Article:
HD Tune is a Hard Disk Utility with many functions from error checking, health testing (S.M.A.R.T.), and of course benchmarking. To build upon our real world write test we also looked to see where the write speeds leveled off to by using HD Tune Pro. If SLC caching is being utilized, this test will typically show it.
For one last benchmark we are yet again utilizing HDTune. HDTune shows us that the average write speed for the VX500 did not drop off like other SSDs with SLC write caching. The 256GB model averaged 481MB/s while the two larger capcities averaged 490MB/s.
REPORT ANALYSIS AND FINAL THOUGHTS
Throughout testing the VX500 gave us some mixed results, though for the most part, they were positive. Sequential speeds easily matched their rated specifications of up to 550MB/s read and 515MB/s write. It reached its up to 90K IOPS read and 65K IOPS ratings. The one thing which was low was its 4K QD1 performance. In looking at the results of these metrics, the VX500 was slower than its predecessor with speeds of around 25MB/s read and 140MB/s write.
These results, however, did not reflect how the VX500 performed in our trace based and real world benchmarks. In these tests the VX500 did rather well. In PCMark Vantage it averaged 78K points across all capacities. In PCMark 8 Extended the VX500 placed among the best MLC based drives in the market in both the steady state and recovery phases. In transferring our 30GB of files over to the VX500 it maintained speeds above the rated write speed and ranked it among average. However, during our look at the efficiency of the SSD we saw that the VX500 turned out to be the most efficient drive we have put through that test yet. It even beat out competitors with more power efficient 3D TLC NAND. To top it off, we saw that the new architecture helped to improve the idle power consumption as well with much better results than that of the VR180.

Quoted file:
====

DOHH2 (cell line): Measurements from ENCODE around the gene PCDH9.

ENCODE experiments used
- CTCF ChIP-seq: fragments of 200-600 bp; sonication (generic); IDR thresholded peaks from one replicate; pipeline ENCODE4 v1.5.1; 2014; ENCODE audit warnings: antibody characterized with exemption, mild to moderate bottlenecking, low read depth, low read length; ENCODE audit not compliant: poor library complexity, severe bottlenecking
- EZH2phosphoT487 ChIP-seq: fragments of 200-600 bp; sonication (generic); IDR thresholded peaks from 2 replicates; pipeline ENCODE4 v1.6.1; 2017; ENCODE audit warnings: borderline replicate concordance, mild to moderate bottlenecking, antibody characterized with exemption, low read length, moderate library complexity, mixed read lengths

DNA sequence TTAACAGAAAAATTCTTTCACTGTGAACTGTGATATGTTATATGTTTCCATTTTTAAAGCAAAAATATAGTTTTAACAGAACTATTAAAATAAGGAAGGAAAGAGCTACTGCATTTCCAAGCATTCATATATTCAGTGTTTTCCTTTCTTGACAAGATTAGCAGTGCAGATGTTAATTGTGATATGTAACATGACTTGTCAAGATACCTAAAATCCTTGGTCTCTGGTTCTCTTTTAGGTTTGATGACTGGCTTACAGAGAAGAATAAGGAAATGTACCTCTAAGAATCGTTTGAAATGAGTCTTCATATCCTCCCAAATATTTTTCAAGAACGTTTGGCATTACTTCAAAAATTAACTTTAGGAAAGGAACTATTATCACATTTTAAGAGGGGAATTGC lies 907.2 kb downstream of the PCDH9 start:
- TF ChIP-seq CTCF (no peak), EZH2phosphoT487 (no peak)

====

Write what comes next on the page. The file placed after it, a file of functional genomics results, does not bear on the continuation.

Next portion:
The DRAM-less architecture did not break the VX500 in today’s review, if anything, it actually pushed it to be the most power efficient SSDs we have tested to date. This is great to hear for those who are in need of a replacement SSD for use in a laptop or other mobile device that can utilizes a 2.5″ 7mm SATA SSD. When looking the VX500’s performance, the 4K QD1 results were lower than we typically would like, but it redeemed itself in our trace based tests and real world transfer testing. Overall, it is a strong performer in the mainstream segment.
In addition to its strong performance, the VX500 comes bundled with a great 5-year warranty, migration software, an SSD toolbox, and has some great endurance figures. Considering all of this, as well as its competitive introductory MSRPs, the Toshiba OCZ VX500 proves to be a very good choice for almost any consumer looking to get a new SATA based SSD. For that very reason we have no problem in giving this SSD our Gold Seal of approval!